There is a substantial sentiment for a civil war or secession in this country among the most rural and most conservative elements of U.S. society. I share some of the non-violent, law- and constitution-abiding side of that sentiment, but from the other liberal/libertarian/secular side. They want to leave, I want to pack their bags. Perhaps we will see in the coming decades negotiations and a timetable set to allow the Christian States of America to leave and form a government, consistent with constitutional process and all applicable law, with whatever peace treaty and formula for paying U.S. Social Security equitably and fairly to their citizens, and whatever free trade rules that would be needed to satisfy Wall Street. Or a lawful division less profound but no less real. My bet: gay marriage and church-state separation will be parts of the spark.
This sounds radical and premature and cranky, perhaps, but if you had told me in July 2001 that by 2007, the World Trade Center would not exist and Rosie O'Donnell would be legally married to a woman, I'd have laughed at you for being cranky.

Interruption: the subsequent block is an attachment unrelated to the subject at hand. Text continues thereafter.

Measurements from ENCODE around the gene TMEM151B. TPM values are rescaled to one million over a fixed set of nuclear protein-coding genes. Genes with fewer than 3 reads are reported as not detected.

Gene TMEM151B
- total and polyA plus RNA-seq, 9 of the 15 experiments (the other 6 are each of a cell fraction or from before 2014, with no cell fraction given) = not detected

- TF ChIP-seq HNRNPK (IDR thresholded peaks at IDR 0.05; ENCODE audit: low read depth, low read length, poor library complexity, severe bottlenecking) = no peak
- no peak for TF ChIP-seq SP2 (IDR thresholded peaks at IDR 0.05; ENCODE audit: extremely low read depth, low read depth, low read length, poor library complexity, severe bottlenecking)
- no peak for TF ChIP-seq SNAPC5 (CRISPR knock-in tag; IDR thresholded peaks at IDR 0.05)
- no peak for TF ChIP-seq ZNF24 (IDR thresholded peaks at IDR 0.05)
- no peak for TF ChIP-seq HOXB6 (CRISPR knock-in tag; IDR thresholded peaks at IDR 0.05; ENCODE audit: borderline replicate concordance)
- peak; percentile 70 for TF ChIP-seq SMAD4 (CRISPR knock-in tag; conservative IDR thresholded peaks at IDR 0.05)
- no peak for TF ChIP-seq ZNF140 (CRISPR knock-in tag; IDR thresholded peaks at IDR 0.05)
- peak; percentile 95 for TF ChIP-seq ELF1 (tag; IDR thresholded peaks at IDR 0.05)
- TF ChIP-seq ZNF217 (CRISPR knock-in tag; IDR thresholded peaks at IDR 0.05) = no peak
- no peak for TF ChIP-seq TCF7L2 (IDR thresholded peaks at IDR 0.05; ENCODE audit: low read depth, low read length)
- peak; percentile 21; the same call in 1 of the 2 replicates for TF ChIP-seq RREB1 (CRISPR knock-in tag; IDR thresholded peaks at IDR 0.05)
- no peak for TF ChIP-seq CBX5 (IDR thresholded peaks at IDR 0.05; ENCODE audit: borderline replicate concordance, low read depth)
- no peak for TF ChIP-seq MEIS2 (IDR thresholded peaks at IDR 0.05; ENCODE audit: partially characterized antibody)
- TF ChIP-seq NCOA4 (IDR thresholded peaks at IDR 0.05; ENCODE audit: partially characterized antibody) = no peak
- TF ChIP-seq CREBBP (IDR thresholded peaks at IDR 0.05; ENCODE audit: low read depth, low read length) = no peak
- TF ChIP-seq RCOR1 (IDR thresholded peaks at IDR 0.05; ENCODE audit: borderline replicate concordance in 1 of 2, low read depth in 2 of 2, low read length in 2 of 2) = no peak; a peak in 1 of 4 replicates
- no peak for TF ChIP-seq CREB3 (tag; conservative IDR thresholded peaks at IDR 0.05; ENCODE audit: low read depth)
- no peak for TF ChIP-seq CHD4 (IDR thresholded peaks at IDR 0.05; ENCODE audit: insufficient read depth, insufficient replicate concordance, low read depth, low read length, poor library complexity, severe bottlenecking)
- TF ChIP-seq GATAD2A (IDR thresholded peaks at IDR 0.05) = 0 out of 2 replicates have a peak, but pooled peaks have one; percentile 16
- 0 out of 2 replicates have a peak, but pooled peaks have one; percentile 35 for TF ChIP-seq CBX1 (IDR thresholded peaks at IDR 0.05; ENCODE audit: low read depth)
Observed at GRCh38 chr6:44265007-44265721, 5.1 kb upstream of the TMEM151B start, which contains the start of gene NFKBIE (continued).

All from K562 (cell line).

January 24, 2007 at 08:02 PM
WELL. I'm never joining THAT church.
January 24, 2007 at 08:07 PM
"Organized religion is a sham and a crutch for weak-minded people who need strength in numbers. It tells people to go out and stick their noses in other people's business." - Jesse Ventura.
A man too honest to ever be President.
January 24, 2007 at 08:12 PM
As Meathead said on All In The Family, "It's time like these I thank God I'm an atheist."
I'm also reminded of other examples of conservative Christian kindness and peace, as when Pat Robertson urged Our Heavenly Father to aid in the assassination of Hugo Chavez. I think this church sign adequately sums up God's response to the reverend's humble request.
John Lucid |
January 24, 2007 at 08:43 PM
I hate this copout. It's not like anyone's little One Man Revelation Show is any less silly.
January 24, 2007 at 09:21 PM
Last summer when I was in Wales, I bought a t-shirt with a Celtic cross on it. It's very pretty, and I've worn in from time to time. But a couple of days ago I was about to put it on, and I realized that I couldn't wear it any more. The main reason was that I didn't want to wear something that might make people think I was Christian, not because I'm anti-Christian, but because I think non-religious people need to come out of the closet and be more visible. That starts with not wearing religous symbols of any kind.